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I had always assumed that the Python interpreter did no optimizations without a -O flag, but the following is a bit strange:

>>> def foo():
...     print '%s' % 'Hello world'
...
>>> from dis import dis 
>>> dis(foo)
  2           0 LOAD_CONST               3 ('Hello world')
              3 PRINT_ITEM          
              4 PRINT_NEWLINE       
              5 LOAD_CONST               0 (None)
              8 RETURN_VALUE        

It appears as though the interpreter is doing some folding on the modulo of two string constants. If I add a variable in though, it gives an unoptimized result:

>>> def foo():
...     s = 'Hello world!'
...     print '%s' % s
... 
>>> dis(foo)
  2           0 LOAD_CONST               1 ('Hello world!')
              3 STORE_FAST               0 (s)

  3           6 LOAD_CONST               2 ('%s')
              9 LOAD_FAST                0 (s)
             12 BINARY_MODULO       
             13 PRINT_ITEM          
             14 PRINT_NEWLINE       
             15 LOAD_CONST               0 (None)
             18 RETURN_VALUE        

What optimizations does Python do without the -O flag? And is there any way to disable them? I'd like to see how unoptimized Python bytecode will look. I don't plan on doing this in any production type environment.

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2 Answers 2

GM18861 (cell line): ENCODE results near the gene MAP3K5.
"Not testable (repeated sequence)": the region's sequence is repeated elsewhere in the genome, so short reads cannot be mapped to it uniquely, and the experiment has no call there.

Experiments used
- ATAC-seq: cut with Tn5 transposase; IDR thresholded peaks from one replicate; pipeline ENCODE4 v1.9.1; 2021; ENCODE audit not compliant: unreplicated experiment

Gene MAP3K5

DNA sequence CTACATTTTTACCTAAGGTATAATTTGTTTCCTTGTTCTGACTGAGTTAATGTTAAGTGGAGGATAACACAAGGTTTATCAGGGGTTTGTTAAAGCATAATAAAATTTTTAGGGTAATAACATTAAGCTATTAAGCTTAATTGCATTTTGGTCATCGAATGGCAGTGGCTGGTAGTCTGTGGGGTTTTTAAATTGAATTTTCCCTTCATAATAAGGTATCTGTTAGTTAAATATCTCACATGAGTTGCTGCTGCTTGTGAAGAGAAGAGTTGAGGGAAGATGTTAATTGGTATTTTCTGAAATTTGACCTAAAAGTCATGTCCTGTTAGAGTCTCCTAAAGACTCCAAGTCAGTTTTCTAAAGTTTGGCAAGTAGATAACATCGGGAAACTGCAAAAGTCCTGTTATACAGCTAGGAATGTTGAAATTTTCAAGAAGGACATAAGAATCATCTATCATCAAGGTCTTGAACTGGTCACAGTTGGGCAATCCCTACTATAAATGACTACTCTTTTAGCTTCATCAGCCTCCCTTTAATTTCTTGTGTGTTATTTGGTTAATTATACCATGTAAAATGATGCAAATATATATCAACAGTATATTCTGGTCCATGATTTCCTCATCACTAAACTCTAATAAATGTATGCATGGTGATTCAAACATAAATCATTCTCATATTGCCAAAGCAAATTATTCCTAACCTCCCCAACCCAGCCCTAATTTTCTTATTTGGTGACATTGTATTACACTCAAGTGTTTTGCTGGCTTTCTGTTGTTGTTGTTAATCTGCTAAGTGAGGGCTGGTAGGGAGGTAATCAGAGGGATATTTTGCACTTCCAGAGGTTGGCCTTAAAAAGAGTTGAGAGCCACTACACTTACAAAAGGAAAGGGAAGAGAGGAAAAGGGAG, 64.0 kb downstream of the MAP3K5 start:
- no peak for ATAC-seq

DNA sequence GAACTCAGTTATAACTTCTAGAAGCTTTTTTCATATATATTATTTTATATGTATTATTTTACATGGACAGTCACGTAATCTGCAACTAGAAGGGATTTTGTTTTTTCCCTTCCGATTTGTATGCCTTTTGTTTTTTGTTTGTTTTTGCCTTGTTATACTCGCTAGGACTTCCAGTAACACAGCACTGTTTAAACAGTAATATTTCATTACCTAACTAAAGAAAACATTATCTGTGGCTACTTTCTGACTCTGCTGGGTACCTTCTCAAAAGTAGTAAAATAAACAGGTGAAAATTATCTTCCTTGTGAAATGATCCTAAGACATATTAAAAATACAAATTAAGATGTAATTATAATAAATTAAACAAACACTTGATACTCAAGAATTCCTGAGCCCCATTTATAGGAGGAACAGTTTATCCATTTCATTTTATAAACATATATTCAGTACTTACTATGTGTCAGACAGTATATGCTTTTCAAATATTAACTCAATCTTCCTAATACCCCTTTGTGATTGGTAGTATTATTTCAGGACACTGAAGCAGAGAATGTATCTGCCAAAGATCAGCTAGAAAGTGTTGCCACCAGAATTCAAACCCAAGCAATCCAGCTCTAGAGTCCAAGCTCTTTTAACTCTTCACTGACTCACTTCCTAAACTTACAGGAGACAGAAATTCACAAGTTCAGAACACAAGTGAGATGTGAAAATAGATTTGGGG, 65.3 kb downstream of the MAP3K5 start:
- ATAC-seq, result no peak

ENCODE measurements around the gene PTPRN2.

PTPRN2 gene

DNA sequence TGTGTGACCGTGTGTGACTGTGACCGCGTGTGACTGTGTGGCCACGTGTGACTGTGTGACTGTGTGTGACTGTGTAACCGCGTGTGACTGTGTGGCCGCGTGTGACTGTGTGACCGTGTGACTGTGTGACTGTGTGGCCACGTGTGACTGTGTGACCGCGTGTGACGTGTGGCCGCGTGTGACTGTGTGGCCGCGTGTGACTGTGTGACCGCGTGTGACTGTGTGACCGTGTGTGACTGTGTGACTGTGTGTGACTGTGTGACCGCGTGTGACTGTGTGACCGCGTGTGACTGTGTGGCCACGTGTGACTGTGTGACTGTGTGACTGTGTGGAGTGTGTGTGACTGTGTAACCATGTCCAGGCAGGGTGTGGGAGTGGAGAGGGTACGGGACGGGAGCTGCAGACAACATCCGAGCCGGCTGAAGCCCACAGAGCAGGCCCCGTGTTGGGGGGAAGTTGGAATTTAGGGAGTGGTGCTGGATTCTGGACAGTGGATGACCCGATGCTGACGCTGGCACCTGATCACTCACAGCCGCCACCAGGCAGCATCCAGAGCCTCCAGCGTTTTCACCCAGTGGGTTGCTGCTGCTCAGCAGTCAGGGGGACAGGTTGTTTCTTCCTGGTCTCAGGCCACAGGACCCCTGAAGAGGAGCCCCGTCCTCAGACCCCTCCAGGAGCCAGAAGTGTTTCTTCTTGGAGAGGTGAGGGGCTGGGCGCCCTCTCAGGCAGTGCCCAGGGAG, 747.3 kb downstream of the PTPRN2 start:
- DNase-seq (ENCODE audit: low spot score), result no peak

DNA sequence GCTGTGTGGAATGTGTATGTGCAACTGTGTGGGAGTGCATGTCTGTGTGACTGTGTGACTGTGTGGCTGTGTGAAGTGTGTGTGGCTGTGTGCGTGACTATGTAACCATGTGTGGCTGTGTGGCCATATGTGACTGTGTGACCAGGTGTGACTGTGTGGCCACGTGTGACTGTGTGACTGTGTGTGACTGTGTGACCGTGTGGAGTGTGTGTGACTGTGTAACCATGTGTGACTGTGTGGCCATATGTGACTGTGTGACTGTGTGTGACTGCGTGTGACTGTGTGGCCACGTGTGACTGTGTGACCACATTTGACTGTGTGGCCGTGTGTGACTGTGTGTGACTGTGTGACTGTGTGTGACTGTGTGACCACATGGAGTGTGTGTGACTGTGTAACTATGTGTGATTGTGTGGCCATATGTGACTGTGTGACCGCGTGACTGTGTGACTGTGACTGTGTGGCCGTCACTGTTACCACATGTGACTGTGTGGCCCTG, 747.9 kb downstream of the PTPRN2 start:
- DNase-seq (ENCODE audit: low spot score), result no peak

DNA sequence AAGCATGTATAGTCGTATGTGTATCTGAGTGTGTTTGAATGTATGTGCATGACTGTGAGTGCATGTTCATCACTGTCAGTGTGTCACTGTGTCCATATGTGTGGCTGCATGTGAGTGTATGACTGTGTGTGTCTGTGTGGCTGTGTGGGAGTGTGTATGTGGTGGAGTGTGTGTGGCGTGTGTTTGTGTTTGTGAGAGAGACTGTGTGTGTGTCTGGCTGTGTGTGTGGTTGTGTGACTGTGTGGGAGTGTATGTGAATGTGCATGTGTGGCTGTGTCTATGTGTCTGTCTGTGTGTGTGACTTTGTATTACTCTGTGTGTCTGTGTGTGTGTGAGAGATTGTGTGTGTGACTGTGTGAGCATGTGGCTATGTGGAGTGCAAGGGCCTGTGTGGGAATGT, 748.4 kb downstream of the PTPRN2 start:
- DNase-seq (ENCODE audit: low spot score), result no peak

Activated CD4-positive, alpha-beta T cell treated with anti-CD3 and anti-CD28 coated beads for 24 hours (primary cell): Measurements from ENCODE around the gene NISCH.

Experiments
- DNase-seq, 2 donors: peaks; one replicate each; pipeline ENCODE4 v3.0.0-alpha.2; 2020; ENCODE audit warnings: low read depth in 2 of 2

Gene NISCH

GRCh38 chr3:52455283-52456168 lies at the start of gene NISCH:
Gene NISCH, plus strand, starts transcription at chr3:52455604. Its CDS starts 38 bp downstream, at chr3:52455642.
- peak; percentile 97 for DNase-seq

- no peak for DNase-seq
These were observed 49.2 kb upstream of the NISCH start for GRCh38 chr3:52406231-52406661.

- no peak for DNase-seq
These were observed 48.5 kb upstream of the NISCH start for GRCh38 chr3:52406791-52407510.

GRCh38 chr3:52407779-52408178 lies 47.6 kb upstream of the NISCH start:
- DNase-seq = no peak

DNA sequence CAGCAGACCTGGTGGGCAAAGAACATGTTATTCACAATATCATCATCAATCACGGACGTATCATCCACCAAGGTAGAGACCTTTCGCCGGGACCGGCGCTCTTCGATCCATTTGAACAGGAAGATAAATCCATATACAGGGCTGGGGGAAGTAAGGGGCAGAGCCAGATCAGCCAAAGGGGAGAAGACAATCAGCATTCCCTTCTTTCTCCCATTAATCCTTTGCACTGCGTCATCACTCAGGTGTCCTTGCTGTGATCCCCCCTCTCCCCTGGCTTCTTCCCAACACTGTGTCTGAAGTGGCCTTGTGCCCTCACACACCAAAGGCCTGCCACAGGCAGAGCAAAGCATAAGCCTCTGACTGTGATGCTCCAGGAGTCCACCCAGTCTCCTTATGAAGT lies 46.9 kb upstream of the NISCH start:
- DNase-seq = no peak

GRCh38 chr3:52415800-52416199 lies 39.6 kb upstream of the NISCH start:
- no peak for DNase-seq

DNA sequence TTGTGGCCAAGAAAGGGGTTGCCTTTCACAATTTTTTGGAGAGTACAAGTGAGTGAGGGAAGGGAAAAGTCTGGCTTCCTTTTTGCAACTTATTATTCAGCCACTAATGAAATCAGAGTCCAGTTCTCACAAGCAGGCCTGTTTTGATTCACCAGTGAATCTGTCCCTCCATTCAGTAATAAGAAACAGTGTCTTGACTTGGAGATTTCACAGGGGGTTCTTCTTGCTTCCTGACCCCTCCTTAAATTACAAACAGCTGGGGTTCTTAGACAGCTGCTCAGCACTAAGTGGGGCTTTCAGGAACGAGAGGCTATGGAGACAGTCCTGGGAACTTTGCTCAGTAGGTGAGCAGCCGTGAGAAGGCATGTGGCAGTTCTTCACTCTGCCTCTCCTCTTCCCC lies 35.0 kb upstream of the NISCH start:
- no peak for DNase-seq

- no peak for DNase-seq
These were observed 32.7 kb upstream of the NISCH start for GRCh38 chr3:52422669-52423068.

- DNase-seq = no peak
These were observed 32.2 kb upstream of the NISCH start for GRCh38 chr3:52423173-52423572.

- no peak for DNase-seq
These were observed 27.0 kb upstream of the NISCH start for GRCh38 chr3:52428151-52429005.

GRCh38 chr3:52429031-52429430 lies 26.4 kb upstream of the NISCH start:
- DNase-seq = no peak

up vote 9 down vote accepted

Yep, it does do constant folding, here's a simpler example:

>>> def f(): return 23+100
... 
>>> dis.dis(f)
  1           0 LOAD_CONST               3 (123)
              3 RETURN_VALUE        
>>> 

No way to block this (except by changing sources) AFAIK.

Edit: for all the optimization flow, see peephole.c -- this is also probably the handiest place to "change sources", e.g. change line 320 from

if (codelen > 32700)

to

if (codelen > 0)

to make sure all optimizations are unconditionally disabled.

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Here's a way to walk around constant folding:

>>> dis.dis(lambda: (3,)[0]+(4,)[0])
  1           0 LOAD_CONST               5 (3)
              3 LOAD_CONST               7 (4)
              6 BINARY_ADD          
              7 RETURN_VALUE        

Watch out for the extra constants, though:

>>> (lambda: (3,)[0]+(4,0)[0]).func_code.co_consts
(None, 3, 0, 4, (3,), 3, (4, 0), 4)
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